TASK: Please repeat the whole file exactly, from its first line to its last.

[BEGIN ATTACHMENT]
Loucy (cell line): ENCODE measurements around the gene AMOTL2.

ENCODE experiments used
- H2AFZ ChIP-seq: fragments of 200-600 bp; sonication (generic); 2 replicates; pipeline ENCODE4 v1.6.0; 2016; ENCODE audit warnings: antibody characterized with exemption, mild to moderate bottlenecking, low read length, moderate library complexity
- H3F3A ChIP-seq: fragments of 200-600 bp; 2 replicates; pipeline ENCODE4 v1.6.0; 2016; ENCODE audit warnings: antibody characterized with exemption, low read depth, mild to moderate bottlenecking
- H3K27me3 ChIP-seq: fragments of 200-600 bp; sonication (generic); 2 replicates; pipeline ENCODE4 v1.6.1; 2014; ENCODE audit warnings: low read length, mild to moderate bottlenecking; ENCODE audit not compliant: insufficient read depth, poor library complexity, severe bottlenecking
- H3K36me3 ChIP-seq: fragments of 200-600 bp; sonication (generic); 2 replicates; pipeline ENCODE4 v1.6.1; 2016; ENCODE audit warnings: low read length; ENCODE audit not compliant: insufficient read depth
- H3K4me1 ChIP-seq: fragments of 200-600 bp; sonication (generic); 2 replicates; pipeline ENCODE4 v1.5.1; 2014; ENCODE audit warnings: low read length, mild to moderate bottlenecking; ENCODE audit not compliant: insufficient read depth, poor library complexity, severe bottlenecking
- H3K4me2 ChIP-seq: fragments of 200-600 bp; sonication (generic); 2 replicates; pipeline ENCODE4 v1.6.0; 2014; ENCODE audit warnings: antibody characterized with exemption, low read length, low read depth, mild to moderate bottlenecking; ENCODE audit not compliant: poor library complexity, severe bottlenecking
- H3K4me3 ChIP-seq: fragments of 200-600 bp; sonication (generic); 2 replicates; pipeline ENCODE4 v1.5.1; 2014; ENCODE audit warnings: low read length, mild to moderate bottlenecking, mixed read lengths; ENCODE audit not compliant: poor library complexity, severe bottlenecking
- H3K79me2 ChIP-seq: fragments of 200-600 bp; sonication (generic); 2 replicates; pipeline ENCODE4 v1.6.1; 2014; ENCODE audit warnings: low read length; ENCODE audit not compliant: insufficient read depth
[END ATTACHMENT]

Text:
Loucy (cell line): ENCODE measurements around the gene AMOTL2.

ENCODE experiments used
- H2AFZ ChIP-seq: fragments of 200-600 bp; sonication (generic); 2 replicates; pipeline ENCODE4 v1.6.0; 2016; ENCODE audit warnings: antibody characterized with exemption, mild to moderate bottlenecking, low read length, moderate library complexity
- H3F3A ChIP-seq: fragments of 200-600 bp; 2 replicates; pipeline ENCODE4 v1.6.0; 2016; ENCODE audit warnings: antibody characterized with exemption, low read depth, mild to moderate bottlenecking
- H3K27me3 ChIP-seq: fragments of 200-600 bp; sonication (generic); 2 replicates; pipeline ENCODE4 v1.6.1; 2014; ENCODE audit warnings: low read length, mild to moderate bottlenecking; ENCODE audit not compliant: insufficient read depth, poor library complexity, severe bottlenecking
- H3K36me3 ChIP-seq: fragments of 200-600 bp; sonication (generic); 2 replicates; pipeline ENCODE4 v1.6.1; 2016; ENCODE audit warnings: low read length; ENCODE audit not compliant: insufficient read depth
- H3K4me1 ChIP-seq: fragments of 200-600 bp; sonication (generic); 2 replicates; pipeline ENCODE4 v1.5.1; 2014; ENCODE audit warnings: low read length, mild to moderate bottlenecking; ENCODE audit not compliant: insufficient read depth, poor library complexity, severe bottlenecking
- H3K4me2 ChIP-seq: fragments of 200-600 bp; sonication (generic); 2 replicates; pipeline ENCODE4 v1.6.0; 2014; ENCODE audit warnings: antibody characterized with exemption, low read length, low read depth, mild to moderate bottlenecking; ENCODE audit not compliant: poor library complexity, severe bottlenecking
- H3K4me3 ChIP-seq: fragments of 200-600 bp; sonication (generic); 2 replicates; pipeline ENCODE4 v1.5.1; 2014; ENCODE audit warnings: low read length, mild to moderate bottlenecking, mixed read lengths; ENCODE audit not compliant: poor library complexity, severe bottlenecking
- H3K79me2 ChIP-seq: fragments of 200-600 bp; sonication (generic); 2 replicates; pipeline ENCODE4 v1.6.1; 2014; ENCODE audit warnings: low read length; ENCODE audit not compliant: insufficient read depth